Friday, April 21, 2017

Just a few photos

Just a few photos...Click to enlarge

My father with Helen
and Martin at a Haus Tambaran
1973 Sepik District, PNG.

1923 Bugatti at Molsheim  Auto Museum France

Fred C Ainsworth USN supply ship
Fremantle Harbour 1945
Kalgoorlie goldfields.
Exchange Hotel Kalgoorlie
Western Australia

Thursday, April 13, 2017

Personal Effects

I have for some years subscribed to a daily edition of The Writer’s Almanac.   It is a quite wonderful birthday call on writers and poets.    It is a free subscription and I recommend it to you.

I am not big on poetry, but the following is my all time favourite.

Personal Effects
By Frannie Lindsay

For once not arguing,
we divide among ourselves
the things she left; her mother’s mothers’s
swan brooch, her pilled and odorless
brown coat, sturdy Timex,
the night shirt she mended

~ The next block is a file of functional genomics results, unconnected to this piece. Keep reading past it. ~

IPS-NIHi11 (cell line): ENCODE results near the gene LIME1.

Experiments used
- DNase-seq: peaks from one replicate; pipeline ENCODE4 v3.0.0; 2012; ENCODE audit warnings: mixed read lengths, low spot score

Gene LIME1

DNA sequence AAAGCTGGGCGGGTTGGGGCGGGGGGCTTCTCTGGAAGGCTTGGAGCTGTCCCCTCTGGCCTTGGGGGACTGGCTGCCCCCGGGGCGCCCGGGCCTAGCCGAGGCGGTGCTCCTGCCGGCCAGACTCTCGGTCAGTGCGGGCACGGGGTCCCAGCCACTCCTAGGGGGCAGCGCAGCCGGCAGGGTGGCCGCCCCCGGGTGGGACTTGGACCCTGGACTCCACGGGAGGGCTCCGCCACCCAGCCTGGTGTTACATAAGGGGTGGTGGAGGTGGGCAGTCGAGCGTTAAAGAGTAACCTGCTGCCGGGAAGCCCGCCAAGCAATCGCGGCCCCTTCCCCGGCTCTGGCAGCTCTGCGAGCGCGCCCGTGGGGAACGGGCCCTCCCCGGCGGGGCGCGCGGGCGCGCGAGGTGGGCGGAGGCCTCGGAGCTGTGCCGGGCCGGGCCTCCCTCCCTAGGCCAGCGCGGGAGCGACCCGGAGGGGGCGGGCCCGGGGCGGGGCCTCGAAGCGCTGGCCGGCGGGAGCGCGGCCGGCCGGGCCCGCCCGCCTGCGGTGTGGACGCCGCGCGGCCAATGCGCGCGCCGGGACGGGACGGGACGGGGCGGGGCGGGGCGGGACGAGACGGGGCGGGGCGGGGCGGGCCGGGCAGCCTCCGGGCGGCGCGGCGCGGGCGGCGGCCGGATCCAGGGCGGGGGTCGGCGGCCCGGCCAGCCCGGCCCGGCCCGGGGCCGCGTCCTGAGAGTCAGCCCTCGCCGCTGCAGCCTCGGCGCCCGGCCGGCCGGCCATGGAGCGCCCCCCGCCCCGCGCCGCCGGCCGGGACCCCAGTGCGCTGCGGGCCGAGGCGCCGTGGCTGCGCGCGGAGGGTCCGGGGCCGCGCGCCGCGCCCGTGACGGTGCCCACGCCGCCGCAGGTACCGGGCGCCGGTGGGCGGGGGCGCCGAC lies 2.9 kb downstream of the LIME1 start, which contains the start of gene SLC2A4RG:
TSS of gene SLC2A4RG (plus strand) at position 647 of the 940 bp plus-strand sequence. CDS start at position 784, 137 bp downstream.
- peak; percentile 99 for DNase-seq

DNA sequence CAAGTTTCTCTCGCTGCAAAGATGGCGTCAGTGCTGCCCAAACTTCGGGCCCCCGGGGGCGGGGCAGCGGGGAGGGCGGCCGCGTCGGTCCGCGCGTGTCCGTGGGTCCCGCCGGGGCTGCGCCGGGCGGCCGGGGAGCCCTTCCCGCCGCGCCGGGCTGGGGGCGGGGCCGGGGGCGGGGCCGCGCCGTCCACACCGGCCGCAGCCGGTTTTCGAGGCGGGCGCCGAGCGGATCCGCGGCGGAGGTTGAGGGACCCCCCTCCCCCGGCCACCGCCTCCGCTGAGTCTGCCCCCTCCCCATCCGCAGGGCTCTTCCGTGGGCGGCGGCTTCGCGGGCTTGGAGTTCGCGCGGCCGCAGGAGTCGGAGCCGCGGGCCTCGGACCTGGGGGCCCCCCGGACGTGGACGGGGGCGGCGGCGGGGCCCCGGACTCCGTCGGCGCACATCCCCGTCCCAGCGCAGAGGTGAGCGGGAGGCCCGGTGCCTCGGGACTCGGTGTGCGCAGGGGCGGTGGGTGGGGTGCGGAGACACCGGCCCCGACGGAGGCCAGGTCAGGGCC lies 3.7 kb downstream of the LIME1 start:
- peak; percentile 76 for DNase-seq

with clashing thread.

The morning before, I sat
by my mother’s bed
to ask her what she would like
the paper to say about her
life. It was like bring read a story 
backwards, the reader becoming 
the child afraid to fall asleep.

With the shift nurse helping 
and some baby oil, and trembling
the way he did the day he slipped it on,
my father bends over 
the quieted body I thought I saw breathe,
and slides off her wedding ring.

Monday, April 10, 2017

Styptic Pencil

A few days ago I cut my face shaving.   Even resorting to the Norman Gunston method, I could not stop the blood flow.

Norman Gunston

So I patched the cut up with tissue paper and went to a pharmacy to buy a Styptic Pencil, which as I remember from years ago,  could stop an arterial haemorrhage. 

It worked immediately and I was reminded of the generic name for a Styptic Pencil; a jesus stick.  Even though I am losing some words at my age, the sudden very sharp pain of the JS being applied brought back a loud JEEESUS!

Wednesday, March 29, 2017

Costly non-electric clothes drier